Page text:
Bedtime has been a little firmer around these parts in the last week or so as we all try to acclimate ourselves to the shock that is next week's start of another school year. Boo! In honor or dread, depending on your perspective, of the pending occassion I thought I'd offer some simple suggestions on how we can become allies with our kids' and grandkids' teachers; not that I think most of us are adversarial. It just pays to be intentional about these sorts of relationships. It's that whole "missional thing" for those of you who've been playing along at home for awhile now. For the rest of you it's that whole "being-a-decent-human-being-in- hopes-that-you-won't-give-Jesus-a-bad-name-since-you-happen-to-be-a-Christian-above-all-else" thing. If you're not a Christian, well...be amused at those of us who are. Otherwise, you never know when you just might have a chance to do a little ministry of your own, even in the (cue the scary music) public school! Here's are few possibilities...
Look around the classroom. Remember how when you were in school it never occurred to you that your teachers were actually real people. But they are. Who knew? They have families of their own, hobbies, interests...even feelings! Visit your kids' classrooms sometime and take mental notes of potential conversation starters you may see. Pictures, sports memorabilia, college stickers...you never know what you may have in common with the people teaching your child!
Ask "How can I help?" early and often. Are you artsy, crafty, or generally good with a glue stick? Then there's probably a place for you. Even old, broken down athletes can assist with "Fun Runs" and "Field Day." Don't forget "Career Day" and all those silly holiday parties. If there are other needs you see around your kids' school think of potential ways in which you can meet them rather than complain about them.
Eat lunch at your kids' elementary school. I don't recommend this if your kid is in high school, but going to eat lunch with my daughter at her elementary school is quite the fun adventure...and very much appreciated by faculty and staff. Elementary school kids are still young enough to think of you as a hero, especially if you help them open their juice pouches and pudding containers.
Tell teachers you are praying for them. Last year our daughter's teacher had cancer. The spouse of our son's teacher was seriously injured in a car accident. We told them we were praying. They were appreciative. Even in the absence of life altering events I have never in 18 years of ministry had anyone turn down the offer or ask me to stop praying for them.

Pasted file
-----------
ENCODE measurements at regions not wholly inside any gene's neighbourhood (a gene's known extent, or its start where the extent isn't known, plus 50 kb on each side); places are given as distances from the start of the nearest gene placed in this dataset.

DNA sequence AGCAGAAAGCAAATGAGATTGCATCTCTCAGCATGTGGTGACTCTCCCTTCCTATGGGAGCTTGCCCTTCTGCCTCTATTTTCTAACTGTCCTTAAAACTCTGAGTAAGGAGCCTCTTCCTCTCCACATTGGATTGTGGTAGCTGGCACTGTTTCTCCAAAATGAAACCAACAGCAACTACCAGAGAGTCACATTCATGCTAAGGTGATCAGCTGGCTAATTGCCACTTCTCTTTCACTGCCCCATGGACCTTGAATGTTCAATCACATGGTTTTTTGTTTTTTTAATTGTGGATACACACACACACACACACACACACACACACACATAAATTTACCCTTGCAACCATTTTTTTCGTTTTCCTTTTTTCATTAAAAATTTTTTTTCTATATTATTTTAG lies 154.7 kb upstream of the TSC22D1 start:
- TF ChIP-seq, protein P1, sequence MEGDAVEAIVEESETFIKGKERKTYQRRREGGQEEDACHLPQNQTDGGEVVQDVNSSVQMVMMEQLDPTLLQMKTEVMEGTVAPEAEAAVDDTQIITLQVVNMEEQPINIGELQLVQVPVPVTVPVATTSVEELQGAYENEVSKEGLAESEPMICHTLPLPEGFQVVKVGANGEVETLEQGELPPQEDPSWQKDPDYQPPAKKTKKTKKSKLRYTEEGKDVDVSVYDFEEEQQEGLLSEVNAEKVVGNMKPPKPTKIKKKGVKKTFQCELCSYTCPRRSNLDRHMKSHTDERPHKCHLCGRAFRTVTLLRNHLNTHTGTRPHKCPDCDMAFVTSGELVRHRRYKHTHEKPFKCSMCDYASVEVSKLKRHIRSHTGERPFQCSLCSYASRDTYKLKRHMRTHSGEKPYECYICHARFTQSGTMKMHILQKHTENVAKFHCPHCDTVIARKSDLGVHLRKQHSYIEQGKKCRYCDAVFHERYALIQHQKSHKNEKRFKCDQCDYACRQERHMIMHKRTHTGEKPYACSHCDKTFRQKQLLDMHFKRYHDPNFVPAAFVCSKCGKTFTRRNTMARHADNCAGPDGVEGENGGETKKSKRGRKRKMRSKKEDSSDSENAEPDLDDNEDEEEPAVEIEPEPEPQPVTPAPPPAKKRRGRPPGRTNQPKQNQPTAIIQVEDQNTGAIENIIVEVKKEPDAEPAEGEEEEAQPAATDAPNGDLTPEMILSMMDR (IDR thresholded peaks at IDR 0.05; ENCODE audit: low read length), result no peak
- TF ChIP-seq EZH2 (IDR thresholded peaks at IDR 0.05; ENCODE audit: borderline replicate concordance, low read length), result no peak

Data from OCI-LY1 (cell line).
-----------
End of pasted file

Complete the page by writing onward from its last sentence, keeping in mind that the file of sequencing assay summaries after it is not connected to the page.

Actually pray for them. Um, yeah. If you say you are doing it, don't forget to really do it.
Try to find out teachers' birthdays! Not the year, Silly! Just the month and day. If it's during the school year don't make a big scene (nobody likes a brown-noser). Just a simple card and note of encouragement will do.
Pray for your kids' classmates...and teach your kids to do the same. It is never too early to model for our children how to pray for one another. And you never know, it just might open up some opportunities for both of you to be an answer to someone else's prayers.
Backup the teachers, coaches, and administrators at home. When your kids complain let them know that you always expect them to respect and obey their teachers. For your child it's good practice in being under authority...something that might come back to benefit you, the parent, one day. If you suspect your child has (or you have) a legitimate beef, exercise a little Matthew 18. Set up a private meeting with the teacher. And while it's fine to ask another parent or two for advice, resist the urge to bad mouth a teacher or coach.
Does your school have a Good News Club? These little after school clubs operate in elementary schools around the country. If there is one at your child's school, get involved! If there isn't such a club then maybe it's time to get one started.
Never send anything with nuts in it to school. Seriously. Personally I have a peanut butter addiction, so this one kills me. But do you know how much easier a teacher's life is when he or she doesn't have to worry about the one kid in the class who has a peanut allergy going into anaphylactic shock? That student's parents will thank you too.
Drop off or send a few extra boxes of pencils once in awhile. I'm told that teachers really get geeked out over this kind of thing. Actually I've seen it first hand. I got to deliver to the school across the street nearly 70 backpacks full of school supplies that my church collected. I was hugged by probably half a dozen elementary school teachers in the space of two minutes. It was a little awkward.
Perhaps you've thought of a few other ideas? Maybe you're a teacher yourself and want to toss out a few suggestions. Feel free to tack on any other good ideas. But most importantly enjoy this last weekend of summer freedom!